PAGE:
This general election has been the one most dominated by immigration since 1979. Consider the two most important incidents of the past week.
The first was hapless Gordon Brown’s encounter with Gillian Duffy in Rochdale. Brown’s behaviour—polite and patient to her face, calling her “a bigoted woman” behind her back—played into a favourite myth peddled by the tabloids and the British National Party (BNP).
This is that “liberal elites” are happy to see Britain flooded by migrants and refuse to acknowledge the legitimate concerns of “ordinary people” about immigration.
Brown himself clearly subscribes to a version of this myth. Having been caught out, he rushed to apologise to Mrs Duffy. This no doubt reflected a conviction that “ordinary people” are generally “bigoted” and that all Labour leaders can do is pander to anti-immigrant prejudice, however much they may privately dislike it.
This is a longstanding attitude. The diaries of Richard Crossman, Labour cabinet minister in the 1960s, repeatedly express the belief that his working class voters in Coventry were racists who wanted tighter immigration controls.
The second key event for Brown was, of course, the final television debate between the leaders of the three main parties. This was descending into tedium until immigration came up.
We were treated to the spectacle of Brown and David Cameron rounding on Nick Clegg to denounce the Liberal Democrats’ proposal to offer an amnesty to some illegal immigrants. This was partly about the representatives of the old two-party system whacking the new kid on the block.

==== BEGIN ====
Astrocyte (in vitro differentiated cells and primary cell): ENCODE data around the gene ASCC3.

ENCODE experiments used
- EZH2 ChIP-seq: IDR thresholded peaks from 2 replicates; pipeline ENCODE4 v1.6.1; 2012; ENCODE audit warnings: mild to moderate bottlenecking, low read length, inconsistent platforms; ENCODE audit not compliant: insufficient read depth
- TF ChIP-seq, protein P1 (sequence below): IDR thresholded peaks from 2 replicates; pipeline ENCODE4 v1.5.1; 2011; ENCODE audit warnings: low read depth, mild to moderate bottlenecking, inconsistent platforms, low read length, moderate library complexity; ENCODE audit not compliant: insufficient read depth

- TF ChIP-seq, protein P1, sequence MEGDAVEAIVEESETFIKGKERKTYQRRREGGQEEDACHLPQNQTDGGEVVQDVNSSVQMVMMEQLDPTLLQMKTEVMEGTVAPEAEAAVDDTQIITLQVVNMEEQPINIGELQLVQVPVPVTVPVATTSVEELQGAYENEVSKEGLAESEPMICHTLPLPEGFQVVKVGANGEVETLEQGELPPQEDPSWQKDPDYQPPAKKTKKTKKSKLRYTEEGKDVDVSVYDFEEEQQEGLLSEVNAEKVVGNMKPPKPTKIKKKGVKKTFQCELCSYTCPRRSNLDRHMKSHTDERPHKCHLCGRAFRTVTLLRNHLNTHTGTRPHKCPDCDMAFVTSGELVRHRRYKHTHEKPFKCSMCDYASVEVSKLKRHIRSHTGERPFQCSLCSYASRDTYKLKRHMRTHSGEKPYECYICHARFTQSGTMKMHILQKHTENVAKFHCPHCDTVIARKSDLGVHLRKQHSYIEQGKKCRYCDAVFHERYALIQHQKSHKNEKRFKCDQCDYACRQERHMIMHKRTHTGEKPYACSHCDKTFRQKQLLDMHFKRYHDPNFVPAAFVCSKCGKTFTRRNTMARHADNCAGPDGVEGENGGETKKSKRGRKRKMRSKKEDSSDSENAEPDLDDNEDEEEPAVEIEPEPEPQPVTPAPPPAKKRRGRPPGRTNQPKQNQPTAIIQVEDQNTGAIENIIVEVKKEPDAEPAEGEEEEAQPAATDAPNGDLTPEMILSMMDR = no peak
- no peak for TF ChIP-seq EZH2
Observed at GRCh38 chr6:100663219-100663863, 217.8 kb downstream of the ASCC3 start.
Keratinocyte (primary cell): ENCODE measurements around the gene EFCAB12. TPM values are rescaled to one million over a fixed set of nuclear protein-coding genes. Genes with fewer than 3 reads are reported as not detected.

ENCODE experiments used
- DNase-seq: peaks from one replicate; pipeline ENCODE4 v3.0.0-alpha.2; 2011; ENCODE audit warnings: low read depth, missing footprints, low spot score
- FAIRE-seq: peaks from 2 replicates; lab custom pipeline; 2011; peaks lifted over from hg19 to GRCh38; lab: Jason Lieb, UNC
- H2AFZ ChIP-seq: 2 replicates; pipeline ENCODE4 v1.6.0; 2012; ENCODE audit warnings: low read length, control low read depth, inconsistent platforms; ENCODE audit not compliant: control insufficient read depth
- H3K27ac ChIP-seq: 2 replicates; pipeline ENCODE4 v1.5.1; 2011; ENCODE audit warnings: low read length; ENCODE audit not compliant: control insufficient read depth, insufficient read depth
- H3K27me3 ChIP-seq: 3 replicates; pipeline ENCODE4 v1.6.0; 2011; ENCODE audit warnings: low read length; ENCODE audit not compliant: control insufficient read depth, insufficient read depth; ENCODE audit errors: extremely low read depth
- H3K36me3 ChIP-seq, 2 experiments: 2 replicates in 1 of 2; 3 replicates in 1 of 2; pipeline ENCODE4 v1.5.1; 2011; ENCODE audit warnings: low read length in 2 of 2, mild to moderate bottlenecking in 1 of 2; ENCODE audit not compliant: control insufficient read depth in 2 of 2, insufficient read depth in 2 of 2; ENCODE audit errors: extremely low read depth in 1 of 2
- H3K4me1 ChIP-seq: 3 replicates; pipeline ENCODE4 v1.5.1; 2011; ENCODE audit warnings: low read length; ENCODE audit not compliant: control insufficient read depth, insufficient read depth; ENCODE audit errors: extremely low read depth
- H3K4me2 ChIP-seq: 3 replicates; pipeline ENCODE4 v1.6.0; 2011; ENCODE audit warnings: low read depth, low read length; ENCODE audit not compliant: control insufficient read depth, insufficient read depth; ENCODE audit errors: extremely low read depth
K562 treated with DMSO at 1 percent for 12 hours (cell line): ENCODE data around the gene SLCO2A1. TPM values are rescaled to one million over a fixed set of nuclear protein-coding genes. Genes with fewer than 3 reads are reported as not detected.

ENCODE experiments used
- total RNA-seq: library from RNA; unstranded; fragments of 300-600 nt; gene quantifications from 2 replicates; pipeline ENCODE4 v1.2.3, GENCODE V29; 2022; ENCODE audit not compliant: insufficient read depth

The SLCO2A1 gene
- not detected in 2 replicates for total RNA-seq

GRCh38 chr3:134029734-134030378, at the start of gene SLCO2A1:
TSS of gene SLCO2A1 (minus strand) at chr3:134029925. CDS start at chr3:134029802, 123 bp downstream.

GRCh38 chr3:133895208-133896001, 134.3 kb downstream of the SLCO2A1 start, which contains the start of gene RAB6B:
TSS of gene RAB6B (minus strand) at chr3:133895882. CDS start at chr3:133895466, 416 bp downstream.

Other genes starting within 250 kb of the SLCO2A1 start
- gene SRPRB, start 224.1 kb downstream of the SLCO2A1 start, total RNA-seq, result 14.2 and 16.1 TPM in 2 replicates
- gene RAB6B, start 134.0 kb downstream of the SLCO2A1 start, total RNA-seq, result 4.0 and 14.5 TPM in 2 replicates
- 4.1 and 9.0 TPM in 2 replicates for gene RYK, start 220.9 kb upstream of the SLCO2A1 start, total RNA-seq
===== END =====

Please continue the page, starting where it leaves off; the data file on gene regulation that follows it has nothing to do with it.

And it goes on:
But Cameron and Brown were also trying to signal that they were hard on immigration. The anger that Clegg displayed in his clashes with Cameron on this issue no doubt reflected anxiety that he was being portrayed as “soft” on migrants.
The irruption of immigration in the final stages of the election has almost certainly worked to the Tories’ advantage.
The Financial Times newspaper carried a piece on the subject last Saturday. Apparently Cameron initially resisted considerable pressure to make immigration central to the Tory election campaign, “fearful that the anti-immigration message peddled by his predecessor Michael Howard would spoil his attempts to detoxify the Tory brand.
“Mr Brown’s travails and the debate questions have done Mr Cameron’s job for him, pushing immigration to the centre of the campaign without forcing him to look like the ‘nasty party’ of old. The subject was one of the hottest topics on Twitter on Friday.
“Tim Montgomerie, editor of the ConservativeHome website and voice of the party’s grassroots, was among those pushing for more aggression at the start of the campaign. But on Friday he told the Financial Times he was now ‘much happier’ with Mr Cameron’s strategy.
“‘It’s very interesting that the issue came up in all three debates and Cameron hit the issue very hard in the last one.’”
Cameron’s strategy bears some resemblance to Margaret Thatcher’s in 1979. Immigration wasn’t formally central to the Tory campaign then either.
But Thatcher had already, in her notorious World in Action interview of January 1978, made it clear where she stood: “People are really rather afraid that this country might be rather swamped by people with a different culture.”
This phrase—and particularly the use of the word “swamped”—was enough to signal to anyone hostile to migrants that Thatcher was one of them.
It remains to be seen whether the way the election has tilted towards immigration will help to scrape Cameron together a parliamentary majority. Almost certainly it will benefit the hard anti-migrant parties—the BNP, but also UKIP.
At 1979 general election, the Anti Nazi League had reversed the advance of the National Front. Alas, the BNP and the EDL are still on the offensive. Whoever forms the next government, anti-fascists will have plenty to do to undo the damage caused by this noxious election campaign.